Find a way to get another sim maker to buy into the open format, and it's possible that sim makers could eventually get out of the creating-scenery business altogether.

    I don't discount the sweat it would take. Creating an open format that more than one sim can use (or derive their internal format from) seems like big work (and polly ticks). And if I've learned anything from reading your blog, it's that every design decision you make has a hundred and one consequences you never could have imagined. But at least as a waving-my-hands-around kind of idea, it sounds cool, doesn't it?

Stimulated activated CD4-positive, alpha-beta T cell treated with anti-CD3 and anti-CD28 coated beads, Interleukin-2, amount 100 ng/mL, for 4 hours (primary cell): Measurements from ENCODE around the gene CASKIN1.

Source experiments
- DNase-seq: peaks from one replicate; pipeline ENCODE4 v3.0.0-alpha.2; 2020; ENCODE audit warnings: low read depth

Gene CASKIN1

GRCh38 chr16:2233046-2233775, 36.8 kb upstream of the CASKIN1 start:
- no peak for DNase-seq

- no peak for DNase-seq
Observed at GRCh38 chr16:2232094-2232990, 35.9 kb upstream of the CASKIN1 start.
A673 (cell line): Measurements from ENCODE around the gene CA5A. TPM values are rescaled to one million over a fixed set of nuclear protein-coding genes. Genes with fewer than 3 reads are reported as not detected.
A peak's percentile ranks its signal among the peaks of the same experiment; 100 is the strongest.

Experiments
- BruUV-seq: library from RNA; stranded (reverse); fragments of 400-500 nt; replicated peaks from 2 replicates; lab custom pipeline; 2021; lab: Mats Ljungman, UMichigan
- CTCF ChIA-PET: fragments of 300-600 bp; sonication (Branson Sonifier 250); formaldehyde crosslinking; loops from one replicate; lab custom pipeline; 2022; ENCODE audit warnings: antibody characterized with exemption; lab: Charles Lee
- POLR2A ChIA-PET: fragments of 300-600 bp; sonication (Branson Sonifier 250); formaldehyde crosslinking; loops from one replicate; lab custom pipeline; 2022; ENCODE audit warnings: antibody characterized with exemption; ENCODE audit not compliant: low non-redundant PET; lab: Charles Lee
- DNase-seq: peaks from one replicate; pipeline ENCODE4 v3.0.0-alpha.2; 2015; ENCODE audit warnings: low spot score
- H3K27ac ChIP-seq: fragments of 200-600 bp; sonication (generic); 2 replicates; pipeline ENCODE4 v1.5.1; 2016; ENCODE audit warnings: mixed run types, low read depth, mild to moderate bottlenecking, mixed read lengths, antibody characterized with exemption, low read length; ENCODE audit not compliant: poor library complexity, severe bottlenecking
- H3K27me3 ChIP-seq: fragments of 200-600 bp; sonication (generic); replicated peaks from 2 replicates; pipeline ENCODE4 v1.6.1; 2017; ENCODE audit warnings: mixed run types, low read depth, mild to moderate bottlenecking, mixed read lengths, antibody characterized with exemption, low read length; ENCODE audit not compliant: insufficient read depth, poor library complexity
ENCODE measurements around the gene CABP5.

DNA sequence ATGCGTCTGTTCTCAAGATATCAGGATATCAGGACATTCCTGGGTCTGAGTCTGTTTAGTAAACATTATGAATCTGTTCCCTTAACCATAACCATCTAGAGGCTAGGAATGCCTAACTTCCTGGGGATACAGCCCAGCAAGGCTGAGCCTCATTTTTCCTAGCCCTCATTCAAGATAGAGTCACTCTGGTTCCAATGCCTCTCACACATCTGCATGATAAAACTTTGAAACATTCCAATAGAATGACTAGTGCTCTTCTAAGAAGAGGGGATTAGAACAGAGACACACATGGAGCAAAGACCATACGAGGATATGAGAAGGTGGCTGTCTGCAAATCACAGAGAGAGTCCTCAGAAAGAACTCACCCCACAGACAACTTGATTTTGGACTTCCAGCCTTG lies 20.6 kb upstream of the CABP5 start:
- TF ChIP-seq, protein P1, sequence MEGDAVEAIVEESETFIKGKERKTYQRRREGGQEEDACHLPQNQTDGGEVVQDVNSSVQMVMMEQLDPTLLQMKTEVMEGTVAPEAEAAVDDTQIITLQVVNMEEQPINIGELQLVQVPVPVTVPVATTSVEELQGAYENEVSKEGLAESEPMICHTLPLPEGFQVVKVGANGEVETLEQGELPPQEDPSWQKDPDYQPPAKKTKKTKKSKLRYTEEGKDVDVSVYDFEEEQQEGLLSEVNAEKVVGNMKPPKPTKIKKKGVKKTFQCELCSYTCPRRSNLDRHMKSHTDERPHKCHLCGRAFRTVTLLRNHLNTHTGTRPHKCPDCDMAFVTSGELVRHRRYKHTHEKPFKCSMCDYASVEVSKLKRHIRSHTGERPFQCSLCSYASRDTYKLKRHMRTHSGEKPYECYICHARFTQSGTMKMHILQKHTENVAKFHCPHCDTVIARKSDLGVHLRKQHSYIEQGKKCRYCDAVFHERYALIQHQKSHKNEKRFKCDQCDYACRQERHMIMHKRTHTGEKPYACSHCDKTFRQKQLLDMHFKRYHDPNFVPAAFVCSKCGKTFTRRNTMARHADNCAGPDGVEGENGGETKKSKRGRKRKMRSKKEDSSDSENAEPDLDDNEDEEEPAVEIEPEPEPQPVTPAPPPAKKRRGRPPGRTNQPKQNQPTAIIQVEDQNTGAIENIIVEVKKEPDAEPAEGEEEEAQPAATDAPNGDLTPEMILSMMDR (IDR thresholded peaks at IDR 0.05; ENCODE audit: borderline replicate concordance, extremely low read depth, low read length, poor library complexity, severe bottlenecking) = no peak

2. I'm one of those people who would love to spend their time making contributions to the X-Plane community in the form of fixing meshes. Lakes, rivers, channels, islands, and mountains are all essential parts of navigation in the part of AK where I am. I was hopeful when I upgraded from V8 to V9 that the mesh would be better for my area, but instead it was worse. I've since used satellite imagery from sources such as Google Maps and USGS to at least correct the imagery. I would be very happy to be able to correct the mesh in my neck of the woods and I'm sure others would be glad to do the same to their area of choosing. Hopefully these opportunities will appear sometime within the nest few years. It would be wonderful Thanks for all you do.